Nepali Times
Under My Hat
Nepal’s national synchronised swimming team


If you thought the Prime Minister is the most powerful man in Nepal, you'd better think again. The most powerful man in Nepal is not even the Commander-in-Chief. The most powerful man in Nepal is the Thai Ambassador. His Excellency has managed to do something that the rulers of this country tried but could not accomplish for the past four months: get the Maharajgunj Road paved for us by Dasain.

This incredible feat has reminded us once more how we have cleverly managed to subcontract Nepal's entire development process to friendly donor nations. And the awesome thing about it is that it doesn't cost us a cent! It's all free. Since we have given others the responsibility of building our schools and hospitals, picking up our garbage and gifting us mountain goats, we can now sit back, relax and enjoy the inflight entertainment.

We need not worry one bit: responsible people who know what they are doing are taking care of us. This frees us up for all kinds of extra-curricular activities that we otherwise would not have time for: like spending quality time in the company of our near and dear ones in the festive season, decapitating ducks, and sucking in the joys of a juicy supari in our molars.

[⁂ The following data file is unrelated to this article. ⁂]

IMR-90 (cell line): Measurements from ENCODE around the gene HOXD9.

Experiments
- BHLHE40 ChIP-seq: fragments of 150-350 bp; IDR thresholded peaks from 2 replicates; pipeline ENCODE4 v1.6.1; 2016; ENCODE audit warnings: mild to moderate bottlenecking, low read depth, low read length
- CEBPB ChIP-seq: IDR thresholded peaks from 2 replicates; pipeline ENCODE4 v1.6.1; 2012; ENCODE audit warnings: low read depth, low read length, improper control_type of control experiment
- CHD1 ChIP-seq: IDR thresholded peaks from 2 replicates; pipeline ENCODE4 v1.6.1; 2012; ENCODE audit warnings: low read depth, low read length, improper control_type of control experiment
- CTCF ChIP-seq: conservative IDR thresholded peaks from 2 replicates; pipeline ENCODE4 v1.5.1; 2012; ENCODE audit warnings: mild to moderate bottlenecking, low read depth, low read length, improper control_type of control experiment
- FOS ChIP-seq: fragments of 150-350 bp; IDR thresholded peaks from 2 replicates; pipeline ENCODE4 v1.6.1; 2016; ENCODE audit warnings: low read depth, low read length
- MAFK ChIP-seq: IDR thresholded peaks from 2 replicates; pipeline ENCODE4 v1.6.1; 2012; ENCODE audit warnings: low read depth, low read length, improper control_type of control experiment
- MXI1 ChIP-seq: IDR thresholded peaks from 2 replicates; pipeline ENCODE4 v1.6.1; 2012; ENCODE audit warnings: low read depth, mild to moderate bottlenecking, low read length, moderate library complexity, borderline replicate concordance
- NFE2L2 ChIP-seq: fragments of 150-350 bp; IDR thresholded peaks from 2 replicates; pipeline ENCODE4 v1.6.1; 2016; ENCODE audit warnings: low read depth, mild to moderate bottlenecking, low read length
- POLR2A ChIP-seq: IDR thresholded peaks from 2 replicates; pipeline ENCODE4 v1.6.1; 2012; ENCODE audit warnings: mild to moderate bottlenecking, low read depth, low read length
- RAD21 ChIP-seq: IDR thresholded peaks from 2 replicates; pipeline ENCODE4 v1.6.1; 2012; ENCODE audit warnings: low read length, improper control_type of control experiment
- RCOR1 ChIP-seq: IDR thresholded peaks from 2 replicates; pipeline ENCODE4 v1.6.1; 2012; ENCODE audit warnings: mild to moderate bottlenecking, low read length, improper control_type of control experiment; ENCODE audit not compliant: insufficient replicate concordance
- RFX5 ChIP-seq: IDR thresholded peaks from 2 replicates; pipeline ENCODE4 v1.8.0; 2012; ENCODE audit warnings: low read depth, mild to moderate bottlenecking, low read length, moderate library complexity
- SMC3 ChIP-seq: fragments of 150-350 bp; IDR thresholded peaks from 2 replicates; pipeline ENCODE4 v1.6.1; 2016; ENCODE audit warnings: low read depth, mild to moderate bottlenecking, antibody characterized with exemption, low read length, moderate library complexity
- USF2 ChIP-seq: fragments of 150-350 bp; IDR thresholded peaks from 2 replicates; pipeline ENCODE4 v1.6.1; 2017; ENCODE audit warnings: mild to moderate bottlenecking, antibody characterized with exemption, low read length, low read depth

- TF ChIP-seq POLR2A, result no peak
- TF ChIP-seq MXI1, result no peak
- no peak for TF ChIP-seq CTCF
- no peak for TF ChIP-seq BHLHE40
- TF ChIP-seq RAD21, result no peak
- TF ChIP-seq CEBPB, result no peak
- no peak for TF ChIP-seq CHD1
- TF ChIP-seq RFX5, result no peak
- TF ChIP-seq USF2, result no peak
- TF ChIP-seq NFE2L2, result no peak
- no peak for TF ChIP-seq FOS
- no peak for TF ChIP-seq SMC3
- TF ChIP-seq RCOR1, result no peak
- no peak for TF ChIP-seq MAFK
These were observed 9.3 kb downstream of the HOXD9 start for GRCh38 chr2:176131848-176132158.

There is a Sanskrit saying passed down from one generation of Nepalis to the next that goes something like this: rajdoot deva bhava, which roughly translated means "an ambassador is a god-send, put him to work". But one plenipotentiary from a friendly ASEAN country-however committed to Nepal's prosperity and well-being he may be-cannot have the entire burden of this valley's upkeep on his shoulders. It would be unfair on the Thais. So, His Majesty's Government is mulling over a plan to divide up the Kathmandu Valley sectorally and hand over each area to a different embassy to handle. Any Ambassador who wants to take these up should contact the Ministry of Work and Leisure after Dasain:

. The Nepal Olympic Committee has decided that Nepal has a great future in synchronised swimming, and on return from Sydney has been scouting around if any Kathmandu-based Embassy would be willing to sponsor Nepal's national synchronised swimming team. The sport would promote discipline, commonweal, and be a symbolic sport for Nepalis to show that we can surpass any hurdle--even if we are underwater, and have our noses clipped with clothespins.

. The Great Crater of Ekantakuna. This gaping cavity, through which you can see Mexico if you look carefully, needs an urgent root canal. The Swiss charge d'affaires has sent a note verbale (Latin for a message with lots of unprintable verbs in it) to the Ministry of Waste and Mismanagement to get it fixed, or else no secret bank accounts.

. The German embassy is looking into the 150-year-old garbage heap at Kalo Pul. It has a Secret Plan to transfer the rubbish from Gyaneswore to Baneswore by cover of darkness.

. His Majesty's Government wants Tribhuvan International Airport to also serve as a bird park and a dog sanctuary. The biodiversity of Nepal's only international airport needs to be protected so that it can be a model for sustainable development of the country's ecotourism. Any embassies interested?

(11 JAN 2013 - 17 JAN 2013)